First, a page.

Those are our ‘hot-button issues’, just like Tertullian’s were asceticism and persecution. We must not be like him. We must stand firm and stick to the Scriptures. It is them alone which are able to make us wise for salvation, and them alone which equip us for every good work.

The real questions we must ask are not about whether women should be ordained as elders or homosexuality should be accepted; we already have the answers to those questions!

The real question that needs to be asked is this: Am I willing to stand on the authority of the word of God alone? Do I have enough faith in God to base my ethics on it, even when it makes me appear ‘morally backward’ in a culture of acceptance? Is God’s word enough?

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For a fuller treatment of ‘Trajectory ethics’, see here.
For another post on the influence of asceticism on Christianity, see here.

Allen "Breaks the Back" of Emergent Morality

Gay activist Chad Allen, star of “The End of the Spear” (soon-to-be-released) was on Larry King Live the other night with Al Mohler and others. The topic of discussion was “gay love” (as brought up by the film “Brokeback Mountain“) and “gay marriage” (in the United States). Mohler was fantastic, as always, and very biblically-centred.

But it wasn’t him that caught my attention. It was Chad Allen.

And it wasn’t because Mr Allen is a brilliant man or a wonderful orator or anything like that. He didn’t have anything particularly insightful to say that hasn’t been said before. But what struck me this time was his profession of faith–what that faith looks like, how it is defined, and how it effects his morality.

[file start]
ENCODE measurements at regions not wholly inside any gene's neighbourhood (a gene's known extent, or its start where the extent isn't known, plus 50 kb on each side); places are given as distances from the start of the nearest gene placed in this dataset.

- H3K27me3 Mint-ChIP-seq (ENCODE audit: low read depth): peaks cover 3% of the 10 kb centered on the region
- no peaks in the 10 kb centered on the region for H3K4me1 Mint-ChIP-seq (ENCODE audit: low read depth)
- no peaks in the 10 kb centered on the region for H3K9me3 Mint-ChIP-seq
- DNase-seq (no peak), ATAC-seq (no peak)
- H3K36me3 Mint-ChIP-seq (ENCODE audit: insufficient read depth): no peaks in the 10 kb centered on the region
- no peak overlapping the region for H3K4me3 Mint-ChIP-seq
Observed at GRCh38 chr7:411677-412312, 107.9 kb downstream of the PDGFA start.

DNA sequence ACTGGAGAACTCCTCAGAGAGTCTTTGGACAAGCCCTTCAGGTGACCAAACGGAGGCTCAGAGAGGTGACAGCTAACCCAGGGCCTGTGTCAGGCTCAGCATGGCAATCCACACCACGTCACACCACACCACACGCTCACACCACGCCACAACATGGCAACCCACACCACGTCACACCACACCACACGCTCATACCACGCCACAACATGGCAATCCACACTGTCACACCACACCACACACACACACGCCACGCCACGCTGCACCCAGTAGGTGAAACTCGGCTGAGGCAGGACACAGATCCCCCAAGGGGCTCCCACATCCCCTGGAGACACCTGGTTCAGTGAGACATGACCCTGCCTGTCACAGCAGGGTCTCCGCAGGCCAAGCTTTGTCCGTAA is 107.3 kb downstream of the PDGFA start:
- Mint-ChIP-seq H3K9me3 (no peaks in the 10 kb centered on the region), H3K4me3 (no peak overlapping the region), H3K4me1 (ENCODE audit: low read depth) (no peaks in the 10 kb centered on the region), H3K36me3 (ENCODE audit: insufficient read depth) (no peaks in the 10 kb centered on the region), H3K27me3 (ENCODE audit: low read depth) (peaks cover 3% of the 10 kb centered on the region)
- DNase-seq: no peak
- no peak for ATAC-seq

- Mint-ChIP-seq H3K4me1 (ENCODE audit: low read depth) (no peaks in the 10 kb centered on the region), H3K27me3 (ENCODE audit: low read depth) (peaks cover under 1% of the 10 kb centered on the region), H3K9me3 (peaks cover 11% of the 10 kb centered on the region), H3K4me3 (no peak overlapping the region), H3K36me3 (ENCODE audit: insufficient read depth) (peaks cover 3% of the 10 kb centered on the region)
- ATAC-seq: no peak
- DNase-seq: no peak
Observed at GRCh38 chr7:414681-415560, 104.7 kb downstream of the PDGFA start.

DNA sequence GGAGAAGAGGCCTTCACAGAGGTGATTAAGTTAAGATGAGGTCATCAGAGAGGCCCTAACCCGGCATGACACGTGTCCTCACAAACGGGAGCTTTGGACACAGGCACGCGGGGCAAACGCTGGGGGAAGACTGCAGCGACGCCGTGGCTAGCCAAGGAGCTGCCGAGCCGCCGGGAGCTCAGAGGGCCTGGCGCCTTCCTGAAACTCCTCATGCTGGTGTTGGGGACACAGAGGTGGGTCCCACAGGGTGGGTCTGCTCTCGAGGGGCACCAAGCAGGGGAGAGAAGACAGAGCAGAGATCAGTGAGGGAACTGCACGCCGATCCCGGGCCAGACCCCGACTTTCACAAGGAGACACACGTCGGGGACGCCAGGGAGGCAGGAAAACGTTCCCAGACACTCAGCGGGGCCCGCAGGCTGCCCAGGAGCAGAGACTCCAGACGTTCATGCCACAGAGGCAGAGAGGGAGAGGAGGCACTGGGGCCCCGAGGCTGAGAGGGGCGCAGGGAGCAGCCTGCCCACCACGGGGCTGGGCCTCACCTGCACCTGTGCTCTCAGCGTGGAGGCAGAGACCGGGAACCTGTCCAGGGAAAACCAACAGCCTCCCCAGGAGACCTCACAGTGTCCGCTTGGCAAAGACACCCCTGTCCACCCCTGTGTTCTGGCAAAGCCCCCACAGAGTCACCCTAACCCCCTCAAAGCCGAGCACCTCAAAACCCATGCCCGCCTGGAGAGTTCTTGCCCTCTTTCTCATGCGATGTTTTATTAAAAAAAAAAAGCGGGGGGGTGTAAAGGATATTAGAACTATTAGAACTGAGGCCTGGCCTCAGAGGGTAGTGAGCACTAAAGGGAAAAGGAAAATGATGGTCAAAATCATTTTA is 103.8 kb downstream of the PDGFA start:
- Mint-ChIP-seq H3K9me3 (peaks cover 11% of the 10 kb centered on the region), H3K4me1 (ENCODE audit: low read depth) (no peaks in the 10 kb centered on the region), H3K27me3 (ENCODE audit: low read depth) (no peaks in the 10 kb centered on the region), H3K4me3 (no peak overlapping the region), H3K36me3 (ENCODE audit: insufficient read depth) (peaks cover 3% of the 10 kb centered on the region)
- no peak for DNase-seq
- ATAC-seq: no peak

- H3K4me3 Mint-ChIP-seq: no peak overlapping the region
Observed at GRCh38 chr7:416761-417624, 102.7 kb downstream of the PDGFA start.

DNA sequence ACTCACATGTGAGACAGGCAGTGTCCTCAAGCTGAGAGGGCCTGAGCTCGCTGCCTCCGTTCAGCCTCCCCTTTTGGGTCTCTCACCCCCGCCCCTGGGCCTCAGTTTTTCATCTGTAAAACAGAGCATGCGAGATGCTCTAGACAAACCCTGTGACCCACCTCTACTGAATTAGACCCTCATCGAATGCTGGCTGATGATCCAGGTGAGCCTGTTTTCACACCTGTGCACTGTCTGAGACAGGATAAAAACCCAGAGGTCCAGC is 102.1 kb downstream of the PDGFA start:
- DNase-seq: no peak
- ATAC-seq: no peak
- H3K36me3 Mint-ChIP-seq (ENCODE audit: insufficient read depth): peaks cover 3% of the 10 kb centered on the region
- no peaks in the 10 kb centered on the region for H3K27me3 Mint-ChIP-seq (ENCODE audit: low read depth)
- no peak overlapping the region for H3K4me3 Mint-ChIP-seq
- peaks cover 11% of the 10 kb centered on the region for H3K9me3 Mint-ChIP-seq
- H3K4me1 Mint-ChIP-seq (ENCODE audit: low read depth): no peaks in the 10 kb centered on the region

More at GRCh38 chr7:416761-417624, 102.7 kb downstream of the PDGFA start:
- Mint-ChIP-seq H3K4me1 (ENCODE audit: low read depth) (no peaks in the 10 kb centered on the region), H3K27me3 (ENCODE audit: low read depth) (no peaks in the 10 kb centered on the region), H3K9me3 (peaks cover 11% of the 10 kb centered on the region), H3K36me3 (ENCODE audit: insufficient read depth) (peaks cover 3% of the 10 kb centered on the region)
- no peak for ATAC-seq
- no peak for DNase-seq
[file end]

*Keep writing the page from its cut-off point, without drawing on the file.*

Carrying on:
Here are some excerpts from the transcript:

  • My parents, they had a hard time. We’re friends again, we have a wonderful family relationship. But I have to say, if they’re going to speak about absolute transcendent truth, I need to tell you, I know absolute transcendent truth.

    I have a deep relationship with God and my understanding. It’s very powerful, and it’s taken its own shape and form. And I am very much at peace in the knowledge that in my heart God created this beautiful expression of my love.

    Listen, Larry, we are going to be different, we’re going to disagree on the details of this and we probably always will.

  • [I judge how it’s right for me to live my life…] By the standard that I judge all of my actions. These days I judge all of my actions by my relationship with God of my understanding. It is a deep-founded, faith-based belief in God based upon the work that I’ve done growing up as a Catholic boy and then reaching out to Buddhism philosophy, to Hindu philosophy, to Native American beliefs and finally as I got through my course with addiction and alcoholism and finding a higher power that worked for me.

    You know, I had to sit down with that same God today and say, “Do you want me to go on this show? Do you want me to speak the things that are in my heart? And if not, I’m happy not to go. Do you want me to make this movie?” It’s the same God that I go to for every decision.

Here’s the question that I kept coming back to, over and over again: How would the emergent movement respond to this man, while remaining faithful to the Bible’s standards for morals and marriage?

He has had a genuine experience. He claims his grasp of absolute truth is real. His faith is existential. He talks to “God” and knows what “God” wants him to do.

Somehow the emergent church which was designed to speak so well to our culture has unwittingly left itself unarmed when it comes to morality. This is why, I can only hope, that the end of emergent will be sooner rather than later, because it can not work pragmatically, which exposes its faulty theological and epistemological roots.

[HT: Challies.com]